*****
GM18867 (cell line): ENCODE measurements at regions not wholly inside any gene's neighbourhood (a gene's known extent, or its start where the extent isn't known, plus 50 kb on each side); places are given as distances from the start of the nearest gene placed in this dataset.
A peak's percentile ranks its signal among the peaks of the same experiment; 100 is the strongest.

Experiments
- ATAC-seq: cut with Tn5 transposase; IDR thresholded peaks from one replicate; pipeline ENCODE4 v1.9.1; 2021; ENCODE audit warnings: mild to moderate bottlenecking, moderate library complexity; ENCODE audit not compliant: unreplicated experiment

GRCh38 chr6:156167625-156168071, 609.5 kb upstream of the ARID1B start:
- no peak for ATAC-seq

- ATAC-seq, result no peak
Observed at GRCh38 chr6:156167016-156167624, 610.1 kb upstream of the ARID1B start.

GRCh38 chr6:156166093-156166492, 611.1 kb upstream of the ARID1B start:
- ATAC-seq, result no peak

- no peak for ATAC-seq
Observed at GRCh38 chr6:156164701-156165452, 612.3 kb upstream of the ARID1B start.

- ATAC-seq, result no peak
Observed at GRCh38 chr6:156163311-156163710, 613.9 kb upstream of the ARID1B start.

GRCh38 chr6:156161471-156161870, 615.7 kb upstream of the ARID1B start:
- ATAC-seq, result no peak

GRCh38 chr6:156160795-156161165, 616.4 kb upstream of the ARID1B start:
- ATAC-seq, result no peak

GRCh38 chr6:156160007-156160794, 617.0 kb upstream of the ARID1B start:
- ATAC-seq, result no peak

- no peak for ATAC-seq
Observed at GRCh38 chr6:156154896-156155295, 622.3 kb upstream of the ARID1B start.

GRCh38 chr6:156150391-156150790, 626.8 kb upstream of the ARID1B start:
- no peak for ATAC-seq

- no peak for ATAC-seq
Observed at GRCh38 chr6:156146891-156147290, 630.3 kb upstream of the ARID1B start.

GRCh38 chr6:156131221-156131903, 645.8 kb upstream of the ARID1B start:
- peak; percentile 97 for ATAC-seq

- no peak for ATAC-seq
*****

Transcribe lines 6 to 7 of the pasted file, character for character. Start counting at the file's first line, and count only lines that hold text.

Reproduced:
- no peak for ATAC-seq

- ATAC-seq, result no peak